We are living in a golden age of storage. Many moons ago, our ancestors had to scrounge and save for every spare kilobyte if they wanted to store a digital media library, but today? It’s easier than ever to not only store vast amounts of videos, photos, and music, but also to have those files accessible from wherever you are. And that’s thanks to network attached storage, also known as NAS. or NAS, if you’re a hip-hop fan. Today we have with us the DS416play, a super sleek and efficient way to hold 40TB worth of 1s and 0s. Why don’t you, uh, let me tell you about it?
At first glance, I gotta say, the Synology DS416play looks pretty nice for a NAS. It’s got these asymmetrically curved edges, the Synology logo on the sides, which also serves as air vents, and understated labelling and I/O. On the front, the DS416play has the power button, a single USB 3.0 port, and LED status indicators for the each of the individual drives as well as the whole system. On the back, there’s the power jack, 2 gigabit LAN ports a Kensington lock, 2 more USB 3.0 ports, and 2 80mm fans that are pretty quiet, but seem to provide decent cooling. The stylish front panel, which comes off super easily, would be even better if it didn’t attract fingerprints like magnets attract other magnets of opposite polarity. NICE analogy, Riley. Thanks.
But who really cares what it looks like if it’s gonna sit in your cabinet or wherever else you put Nas-es? Let’s talk specs. This unit has 4 bays for 2andahalf or 3andahalf inch drives up to 10TB for a total potential capacity of 40TB. They’re super easy to install, with tool-less side clips for the trays. By default, it will set your drives in Synology’s hybrid raid configuration, which has a 1-drive redundancy to protect your files, but it also allows you to add more storage later in varying capacities, so you won’t have to replace all your drives if you need to replace one, or if you need to upgrade. Of course, if you’re a RAID expert like me, I love those bug commercials, you can set it in a standard RAID configuration of your choosing as well.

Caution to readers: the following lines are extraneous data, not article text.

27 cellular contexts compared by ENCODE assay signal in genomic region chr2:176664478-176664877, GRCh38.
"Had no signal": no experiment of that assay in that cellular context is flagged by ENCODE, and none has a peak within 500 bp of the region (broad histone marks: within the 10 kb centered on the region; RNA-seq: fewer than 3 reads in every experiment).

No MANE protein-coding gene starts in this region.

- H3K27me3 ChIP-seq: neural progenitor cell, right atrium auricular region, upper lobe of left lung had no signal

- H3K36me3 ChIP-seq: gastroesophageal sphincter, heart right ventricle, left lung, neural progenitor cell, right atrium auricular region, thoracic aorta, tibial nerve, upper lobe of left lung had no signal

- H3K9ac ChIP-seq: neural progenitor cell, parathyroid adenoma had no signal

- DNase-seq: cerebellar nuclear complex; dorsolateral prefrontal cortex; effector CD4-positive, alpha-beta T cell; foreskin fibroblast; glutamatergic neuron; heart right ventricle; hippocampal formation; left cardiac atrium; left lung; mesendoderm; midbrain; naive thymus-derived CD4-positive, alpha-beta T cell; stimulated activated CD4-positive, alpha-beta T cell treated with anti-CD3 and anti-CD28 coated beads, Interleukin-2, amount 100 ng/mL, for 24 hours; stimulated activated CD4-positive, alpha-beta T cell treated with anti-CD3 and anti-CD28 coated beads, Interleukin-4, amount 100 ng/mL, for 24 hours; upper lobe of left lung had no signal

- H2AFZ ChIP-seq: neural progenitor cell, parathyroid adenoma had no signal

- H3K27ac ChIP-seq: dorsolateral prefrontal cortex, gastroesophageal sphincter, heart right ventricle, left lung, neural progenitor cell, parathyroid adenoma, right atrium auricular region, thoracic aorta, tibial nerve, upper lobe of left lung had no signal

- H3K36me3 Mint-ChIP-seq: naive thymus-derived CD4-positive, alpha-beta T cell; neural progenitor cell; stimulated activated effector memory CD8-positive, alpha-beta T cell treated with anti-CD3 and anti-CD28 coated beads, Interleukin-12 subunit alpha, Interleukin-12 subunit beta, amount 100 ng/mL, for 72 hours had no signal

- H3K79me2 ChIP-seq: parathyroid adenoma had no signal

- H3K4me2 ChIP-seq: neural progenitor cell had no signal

In our system, we’ve got 3 4TB Seagate IronWolf Pro drives – even though they’re designed for NAS systems, they spin at 7200RPM, but that’s not the impressive part. They’re kind of perfect for the Synology DS416play, because it’s got Seagate’s IronWolf Health Management baked right into the DiskStation Manager operating system, or DSM. This feature provides you with live drive health monitoring and suggests actions you should take to maintain performance or resolve issues that might come up. You can also schedule health tests for 1 or multiple drives to keep tabs on how things are going.
But that’s only a fraction of what the DSM operating system is capable of. You can access it through any web browser connected to the internet. There’s robust administration capabilities, with the ability to set up different users, each with a specific data quota. There’s Cloud Sync, which lets you link your NAS with public cloud services like Google Drive and Microsoft OneDrive, so you can have the benefits of a personal and public cloud. You can use the NAS as a backup solution, setting a folder on your PC to sync with the CloudStation app. Synology also has an entire suite of mobile apps that allows you to stream your content from wherever you have WiFi access.
Now, what about performance? Well, over our gigabit network, transferring just over 23 GB took around 3 minutes at a pretty consistent 110 MB per second and benchmarking Playing 4K video files on 3 simultaneous PCs connected to the NAS through the browser-based interface went off without any noticeable stutter or decrease in quality. I fired up a Premiere project, and I could not detect any lack of performance compared to our regular massive 27TB server, so editing on this thing should be a great experience.
So, what’s the verdict here, guys? Well, looks like we got ourselves a very capable little 4-bay NAS that should be perfect for creative professionals, small to home business users, or families that want centralized storage that everyone can access. If you’re interested in the Synology DS416play NAS, you can click the I in the corner or the link in the description to check it out at NCIX.com. Thanks for watching guys, you can click here to watch more of our videos, and check us out on twitter over here. But as always, like the video if you liked it, comment below for fans with benefits and subscribe for more videos like this from NCIX.